In the context of Brexit, the present proposal on currency is an even larger hindrance to becoming an EU member. The last three years should have, among a host of other things, normalised in the public mind an independent currency. Raise this matter, and you are met with a telling silence.

The ‘leave a light on’ sensibility evokes the EU as a moral force. But this forgets that it is above all else a trade bloc. One that has ruthlessly attacked wages, pensions and public spending. Between 2011 and 2018, the European Commission, made demands on suppressing wage growth 50 times, and on collective bargaining rights 38 times. The idea that the EU is a benevolent administrator of workers' right is a myth. These rights have been won by the trade unions, who at the present moment are in a stand off with French President Macron, the shining new hope of the EU.

The EU is not only undemocratic, in that its own structures are insulated from popular pressure and accountability, but also anti-democratic in that it erodes democratic structures of accountability elsewhere, particularly in member states. This doesn’t just include flashpoints like Catalonia, but its daily functioning. It is likely to get less democratic – and more militarised – as the crisis of Western politics and the global economy intensifies.

The new commission to ‘defend the European way of life’ set up to deal with immigration matters, directly mirrors the rhetoric of the far right. Since the early 1990s, 30,000 people have died attempting to enter fortress Europe. So we must dispense the notion that the EU will stand up for migrants. In 2014 Nicola Sturgeon said, ‘There are 160,000 EU nationals from other states living in Scotland…if Scotland was outside Europe, they would lose the right to stay here.” Post Brexit, this now needs to be turned on its head, with a new social contract for migrants guaranteeing their rights in Scotland regardless of EU membership.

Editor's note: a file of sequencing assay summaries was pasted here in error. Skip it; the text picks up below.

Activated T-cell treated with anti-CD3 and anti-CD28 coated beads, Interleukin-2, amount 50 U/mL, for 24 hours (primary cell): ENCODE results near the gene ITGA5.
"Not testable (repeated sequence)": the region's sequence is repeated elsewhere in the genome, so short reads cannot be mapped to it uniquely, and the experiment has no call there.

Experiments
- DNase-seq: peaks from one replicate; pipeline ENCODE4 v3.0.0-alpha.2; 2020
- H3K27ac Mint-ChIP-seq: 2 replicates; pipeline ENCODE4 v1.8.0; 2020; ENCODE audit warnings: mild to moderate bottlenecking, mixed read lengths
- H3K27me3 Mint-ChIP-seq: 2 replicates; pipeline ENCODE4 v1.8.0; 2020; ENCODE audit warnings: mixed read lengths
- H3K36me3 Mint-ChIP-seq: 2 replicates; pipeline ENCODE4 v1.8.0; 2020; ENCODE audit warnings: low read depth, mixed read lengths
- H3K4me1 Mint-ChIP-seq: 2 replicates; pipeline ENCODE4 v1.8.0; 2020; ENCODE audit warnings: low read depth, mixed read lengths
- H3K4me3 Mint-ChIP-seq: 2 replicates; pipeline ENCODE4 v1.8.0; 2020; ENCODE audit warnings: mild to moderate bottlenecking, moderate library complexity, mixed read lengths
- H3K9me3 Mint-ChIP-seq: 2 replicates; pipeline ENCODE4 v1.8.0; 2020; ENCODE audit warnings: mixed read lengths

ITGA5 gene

Brexit has been used as a means to win independence. But it is a blunt instrument. Yes, we have seen a rise in support since Brexit. But these polling spikes appeared straight after the referendum result, and after Brexit day. The much vaunted middle class No voters around which the whole strategy appears to have been built is a highly unstable cohort, opposed to disruption. Remember, too, that around a third of Yes voters have changed position since Brexit. Yes leavers are significant, but ignored in the current approach.

The logistical problems outlined here force us to revisit the basis of how we relate to the EU. This is a reality with which the national political debate in Scotland has not yet caught up. But it is also an opportunity to recast independence as a vision that can transform the fortunes of the working class majority in Scotland, and that can centre the need for new democratic institutions that can meet the challenges of the 21st century. Scotland has a chance to lead the way, but only if the independence cause is promoted as something far larger than ascension to the EU.